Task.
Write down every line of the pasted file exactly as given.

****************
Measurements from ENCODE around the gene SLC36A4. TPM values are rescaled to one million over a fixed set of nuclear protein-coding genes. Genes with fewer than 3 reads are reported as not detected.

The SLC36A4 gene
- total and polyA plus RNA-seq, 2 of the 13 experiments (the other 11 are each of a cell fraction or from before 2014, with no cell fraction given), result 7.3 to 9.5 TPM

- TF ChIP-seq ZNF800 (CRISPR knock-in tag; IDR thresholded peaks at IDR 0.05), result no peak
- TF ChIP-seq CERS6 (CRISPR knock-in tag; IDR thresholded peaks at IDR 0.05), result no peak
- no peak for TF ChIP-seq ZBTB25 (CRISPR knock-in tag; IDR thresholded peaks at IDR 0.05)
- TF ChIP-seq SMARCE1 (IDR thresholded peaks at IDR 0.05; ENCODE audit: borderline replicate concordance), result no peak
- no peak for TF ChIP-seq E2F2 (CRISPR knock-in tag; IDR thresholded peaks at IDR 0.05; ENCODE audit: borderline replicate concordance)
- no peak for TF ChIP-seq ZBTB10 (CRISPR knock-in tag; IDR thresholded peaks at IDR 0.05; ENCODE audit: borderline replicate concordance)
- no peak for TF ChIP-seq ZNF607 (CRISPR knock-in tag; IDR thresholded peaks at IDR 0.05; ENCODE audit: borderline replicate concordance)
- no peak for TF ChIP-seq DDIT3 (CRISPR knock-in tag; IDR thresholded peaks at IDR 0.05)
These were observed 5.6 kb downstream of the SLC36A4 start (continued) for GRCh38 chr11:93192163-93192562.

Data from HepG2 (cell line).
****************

Measurements from ENCODE around the gene SLC36A4. TPM values are rescaled to one million over a fixed set of nuclear protein-coding genes. Genes with fewer than 3 reads are reported as not detected.

The SLC36A4 gene
- total and polyA plus RNA-seq, 2 of the 13 experiments (the other 11 are each of a cell fraction or from before 2014, with no cell fraction given), result 7.3 to 9.5 TPM

- TF ChIP-seq ZNF800 (CRISPR knock-in tag; IDR thresholded peaks at IDR 0.05), result no peak
- TF ChIP-seq CERS6 (CRISPR knock-in tag; IDR thresholded peaks at IDR 0.05), result no peak
- no peak for TF ChIP-seq ZBTB25 (CRISPR knock-in tag; IDR thresholded peaks at IDR 0.05)
- TF ChIP-seq SMARCE1 (IDR thresholded peaks at IDR 0.05; ENCODE audit: borderline replicate concordance), result no peak
- no peak for TF ChIP-seq E2F2 (CRISPR knock-in tag; IDR thresholded peaks at IDR 0.05; ENCODE audit: borderline replicate concordance)
- no peak for TF ChIP-seq ZBTB10 (CRISPR knock-in tag; IDR thresholded peaks at IDR 0.05; ENCODE audit: borderline replicate concordance)
- no peak for TF ChIP-seq ZNF607 (CRISPR knock-in tag; IDR thresholded peaks at IDR 0.05; ENCODE audit: borderline replicate concordance)
- no peak for TF ChIP-seq DDIT3 (CRISPR knock-in tag; IDR thresholded peaks at IDR 0.05)
These were observed 5.6 kb downstream of the SLC36A4 start (continued) for GRCh38 chr11:93192163-93192562.

Data from HepG2 (cell line).